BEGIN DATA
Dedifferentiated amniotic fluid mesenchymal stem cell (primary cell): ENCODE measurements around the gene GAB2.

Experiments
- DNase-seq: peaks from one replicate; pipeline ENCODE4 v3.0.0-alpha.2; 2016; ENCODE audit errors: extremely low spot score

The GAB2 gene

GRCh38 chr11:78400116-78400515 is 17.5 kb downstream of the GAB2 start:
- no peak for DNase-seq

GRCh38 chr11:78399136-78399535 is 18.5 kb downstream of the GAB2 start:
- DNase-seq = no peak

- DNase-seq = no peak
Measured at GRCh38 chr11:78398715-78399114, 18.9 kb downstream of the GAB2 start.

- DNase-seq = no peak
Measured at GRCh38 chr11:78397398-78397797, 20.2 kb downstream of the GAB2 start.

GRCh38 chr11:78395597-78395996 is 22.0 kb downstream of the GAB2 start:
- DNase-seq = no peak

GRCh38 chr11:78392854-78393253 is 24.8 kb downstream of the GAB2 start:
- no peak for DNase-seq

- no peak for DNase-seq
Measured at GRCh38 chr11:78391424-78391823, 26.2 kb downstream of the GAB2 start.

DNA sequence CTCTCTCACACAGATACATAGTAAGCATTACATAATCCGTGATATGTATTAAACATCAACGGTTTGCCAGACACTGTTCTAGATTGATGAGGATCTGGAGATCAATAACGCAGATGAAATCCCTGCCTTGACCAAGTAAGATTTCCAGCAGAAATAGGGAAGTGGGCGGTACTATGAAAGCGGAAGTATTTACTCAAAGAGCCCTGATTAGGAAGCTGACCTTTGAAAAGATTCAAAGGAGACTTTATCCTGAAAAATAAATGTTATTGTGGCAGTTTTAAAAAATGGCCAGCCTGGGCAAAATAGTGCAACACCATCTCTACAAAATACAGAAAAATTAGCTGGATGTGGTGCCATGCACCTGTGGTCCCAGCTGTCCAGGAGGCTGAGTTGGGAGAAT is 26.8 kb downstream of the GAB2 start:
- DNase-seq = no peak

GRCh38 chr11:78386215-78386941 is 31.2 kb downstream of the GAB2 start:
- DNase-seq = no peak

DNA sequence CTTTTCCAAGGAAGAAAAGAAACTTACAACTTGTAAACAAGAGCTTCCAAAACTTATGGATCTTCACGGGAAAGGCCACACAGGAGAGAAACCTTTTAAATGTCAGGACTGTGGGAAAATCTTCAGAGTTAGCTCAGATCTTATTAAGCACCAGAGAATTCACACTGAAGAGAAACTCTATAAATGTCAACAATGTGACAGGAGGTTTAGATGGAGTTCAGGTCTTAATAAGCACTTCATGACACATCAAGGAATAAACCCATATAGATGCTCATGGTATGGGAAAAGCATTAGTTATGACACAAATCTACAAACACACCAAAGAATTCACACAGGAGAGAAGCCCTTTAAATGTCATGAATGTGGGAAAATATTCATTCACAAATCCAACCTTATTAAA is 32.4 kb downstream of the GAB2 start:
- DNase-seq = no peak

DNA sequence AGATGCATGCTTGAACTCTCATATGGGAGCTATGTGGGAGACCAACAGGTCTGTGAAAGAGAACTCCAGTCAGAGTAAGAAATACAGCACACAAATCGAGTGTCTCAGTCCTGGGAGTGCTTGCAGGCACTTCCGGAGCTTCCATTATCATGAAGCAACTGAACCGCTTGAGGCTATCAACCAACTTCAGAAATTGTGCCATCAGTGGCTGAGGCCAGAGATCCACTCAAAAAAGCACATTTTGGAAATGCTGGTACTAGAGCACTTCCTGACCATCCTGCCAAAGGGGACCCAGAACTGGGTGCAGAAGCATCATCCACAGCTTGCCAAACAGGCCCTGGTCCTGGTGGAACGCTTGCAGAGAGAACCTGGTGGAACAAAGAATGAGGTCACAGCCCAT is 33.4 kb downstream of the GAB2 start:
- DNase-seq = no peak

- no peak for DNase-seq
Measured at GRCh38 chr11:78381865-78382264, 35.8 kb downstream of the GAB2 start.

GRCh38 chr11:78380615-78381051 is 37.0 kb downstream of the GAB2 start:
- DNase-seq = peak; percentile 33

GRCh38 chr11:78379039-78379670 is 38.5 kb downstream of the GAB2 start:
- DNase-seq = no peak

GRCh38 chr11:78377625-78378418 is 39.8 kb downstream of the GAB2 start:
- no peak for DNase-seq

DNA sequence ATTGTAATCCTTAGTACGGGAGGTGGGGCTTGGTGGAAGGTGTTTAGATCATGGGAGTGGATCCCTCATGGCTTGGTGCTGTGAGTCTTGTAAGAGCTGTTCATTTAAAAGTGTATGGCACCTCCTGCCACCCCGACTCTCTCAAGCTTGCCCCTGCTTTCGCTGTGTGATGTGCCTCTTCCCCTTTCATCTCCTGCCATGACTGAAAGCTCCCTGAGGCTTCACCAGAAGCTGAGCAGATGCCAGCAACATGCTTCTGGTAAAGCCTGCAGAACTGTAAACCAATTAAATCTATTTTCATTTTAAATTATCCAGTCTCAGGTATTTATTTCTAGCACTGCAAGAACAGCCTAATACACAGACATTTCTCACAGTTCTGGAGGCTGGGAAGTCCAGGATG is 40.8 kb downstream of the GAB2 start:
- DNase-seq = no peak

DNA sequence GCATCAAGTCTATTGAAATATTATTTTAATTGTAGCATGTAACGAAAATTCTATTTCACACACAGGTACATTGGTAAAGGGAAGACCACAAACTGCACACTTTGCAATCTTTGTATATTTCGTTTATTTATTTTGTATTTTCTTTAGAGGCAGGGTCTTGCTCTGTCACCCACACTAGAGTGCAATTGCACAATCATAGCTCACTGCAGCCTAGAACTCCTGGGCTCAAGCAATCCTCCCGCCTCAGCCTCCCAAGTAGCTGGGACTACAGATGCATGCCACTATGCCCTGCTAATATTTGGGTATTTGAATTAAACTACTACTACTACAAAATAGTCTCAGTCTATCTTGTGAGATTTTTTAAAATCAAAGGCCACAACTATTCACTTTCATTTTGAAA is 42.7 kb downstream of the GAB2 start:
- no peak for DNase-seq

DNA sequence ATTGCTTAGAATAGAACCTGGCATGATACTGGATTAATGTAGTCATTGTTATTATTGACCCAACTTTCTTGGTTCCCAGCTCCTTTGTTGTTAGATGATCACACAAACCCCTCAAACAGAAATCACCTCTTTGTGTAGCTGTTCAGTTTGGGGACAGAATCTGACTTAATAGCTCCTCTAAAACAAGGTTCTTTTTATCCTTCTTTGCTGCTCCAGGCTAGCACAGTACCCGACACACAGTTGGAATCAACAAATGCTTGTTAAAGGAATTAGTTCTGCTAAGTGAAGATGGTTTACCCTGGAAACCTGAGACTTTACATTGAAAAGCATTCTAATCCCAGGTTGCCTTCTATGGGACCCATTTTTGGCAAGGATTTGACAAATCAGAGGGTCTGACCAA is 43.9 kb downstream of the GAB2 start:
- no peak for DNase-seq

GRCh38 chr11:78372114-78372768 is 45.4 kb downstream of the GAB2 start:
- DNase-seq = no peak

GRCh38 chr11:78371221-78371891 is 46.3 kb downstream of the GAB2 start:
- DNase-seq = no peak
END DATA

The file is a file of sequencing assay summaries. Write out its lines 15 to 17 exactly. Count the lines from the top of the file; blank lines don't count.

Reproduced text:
GRCh38 chr11:78392854-78393253 is 24.8 kb downstream of the GAB2 start:
- no peak for DNase-seq

- no peak for DNase-seq